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text 2018-06-25 08:10
Book Blitz - Alpha

Alpha
Jus Accardo
(The Infinity Division #3)
Published by: Entangled: Teen
Publication date: July 3rd 2018
Genres: Science Fiction, Young Adult

“A fun YA sci-fi story with a compelling cast of characters.” —Kirkus Reviews on Infinity

Sera is the obsession of a killer chasing a ghost. G is a soldier with too much blood on his hands.

Dylan lost the only person he ever loved—and will stop at nothing to get her back.

In a whirlwind chase that takes them back to where it all started, Sera, G, and Dylan will have to confront their demons—both physical and mental—and each other, in order to win their freedom.

Goodreads / Amazon / Barnes & Noble / iBooks / Kobo

 

 

 

EXCERPT:

 

The rain stopped, and the wind outside had settled, leaving an uncomfortable silence in its wake. I didn’t have a problem with the quiet. I liked it, in fact. But this was something a little different. This was uncomfortable. The kind of stillness that came from forced proximity to someone or something that made your skin itch and your stomach roil. The kind of hush that usually set in right before a devastating storm or a natural disaster.

 

He did this sometimes. Just sat across from me and stared. He usually wouldn’t even say anything. I didn’t think he expected me to say anything, either. He just looked. Sometimes it lasted a few minutes, just long enough to send that chill skittering up and down my spine. Other times it would go on for hours. He’d blink and breathe and fidget, but his eyes…those remained locked on me, his unhealthy mix of sadness and lust and greed and anger crushing me to the point of breathlessness.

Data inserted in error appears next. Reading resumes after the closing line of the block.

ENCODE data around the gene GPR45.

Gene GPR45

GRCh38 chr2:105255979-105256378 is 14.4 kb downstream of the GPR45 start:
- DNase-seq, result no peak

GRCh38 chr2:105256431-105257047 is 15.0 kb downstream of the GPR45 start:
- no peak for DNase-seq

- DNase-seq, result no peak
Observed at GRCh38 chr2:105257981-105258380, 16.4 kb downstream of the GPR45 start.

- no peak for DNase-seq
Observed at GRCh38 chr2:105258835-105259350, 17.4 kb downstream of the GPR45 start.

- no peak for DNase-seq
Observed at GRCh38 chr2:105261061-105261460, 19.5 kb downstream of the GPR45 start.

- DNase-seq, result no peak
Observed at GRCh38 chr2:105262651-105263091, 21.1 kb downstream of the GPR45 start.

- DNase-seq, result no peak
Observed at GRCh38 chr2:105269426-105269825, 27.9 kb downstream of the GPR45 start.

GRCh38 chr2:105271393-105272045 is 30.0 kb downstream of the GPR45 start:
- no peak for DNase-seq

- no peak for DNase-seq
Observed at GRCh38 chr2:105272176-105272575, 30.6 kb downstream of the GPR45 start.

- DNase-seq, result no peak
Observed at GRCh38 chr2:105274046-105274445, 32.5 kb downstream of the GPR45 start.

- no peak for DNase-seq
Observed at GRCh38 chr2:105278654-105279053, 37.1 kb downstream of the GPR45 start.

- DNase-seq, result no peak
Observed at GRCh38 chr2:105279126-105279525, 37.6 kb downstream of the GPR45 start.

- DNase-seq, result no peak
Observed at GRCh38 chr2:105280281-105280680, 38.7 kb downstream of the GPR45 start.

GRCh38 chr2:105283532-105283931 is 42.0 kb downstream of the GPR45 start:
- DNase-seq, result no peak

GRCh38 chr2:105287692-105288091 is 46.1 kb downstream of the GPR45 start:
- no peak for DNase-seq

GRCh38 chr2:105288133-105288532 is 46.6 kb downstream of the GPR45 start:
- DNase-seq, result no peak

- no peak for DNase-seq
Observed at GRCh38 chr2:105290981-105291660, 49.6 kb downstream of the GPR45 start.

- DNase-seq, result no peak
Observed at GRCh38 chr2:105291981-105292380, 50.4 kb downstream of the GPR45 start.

We were at it again, and I was just about out of patience. It was one thing to have been ripped away from my home, from my life, by that madwoman, Cora Anderson. It was another to have her poke and prod and use me as a science experiment. She’d altered my mind. Made me forget most of my life before the day I woke up a prisoner on the floor of her cold, dank cell. Those things were all bad, but having been “rescued” by this bastard and forced to stay by his side at all times? That was an entirely new level of torture.

 

“You’re thinking about him again, aren’t you?” His tone was acidic and his jaw tight. He had a temper, this guy. I’d seen it multiple times. He’d never done anything more than scream at me, but it was only a matter of time with people like this. I wasn’t sure how I knew that, but I felt it in my bones. Maybe I’d known someone like him at home. Maybe it was just intuition.

 

“Yes,” was all I replied. I found that simple, one-word responses went over the best. Or, more accurately, the worst. When I said too little, he grew agitated. He wanted me to talk to him, yet the things that came out of my mouth weren’t ever what he wanted to hear. I didn’t act like he’d hoped I would, didn’t say the things he longed to hear. Some days he was determined to change me. Others, he was rabid, blaming me for not behaving like myself and demanding that I wake up.

 

Forget that I had no idea who I was.

 

“While it’s not okay, I understand.” He offered me a smile—a small, tentative twitch of his lips and gentle shrug of his shoulders. He was making an effort to be kinder today, going out of his way to speak softer and move slower.

 

That made me even angrier.

 

“You understand? Then my life is complete. All I’ve ever wanted was the understanding of a serial killer.” Even if I hadn’t been thinking about…someone else, I would have lied. The fact that I wasn’t focused on him, and him alone, drove Dylan—my savior, my captor—crazy. But the truth was, I was thinking of him. That other him. How could I not? Even if I didn’t find myself missing him every moment of every day in an almost physical way, I wouldn’t be able to put him out of my mind because he was technically sitting here across from me.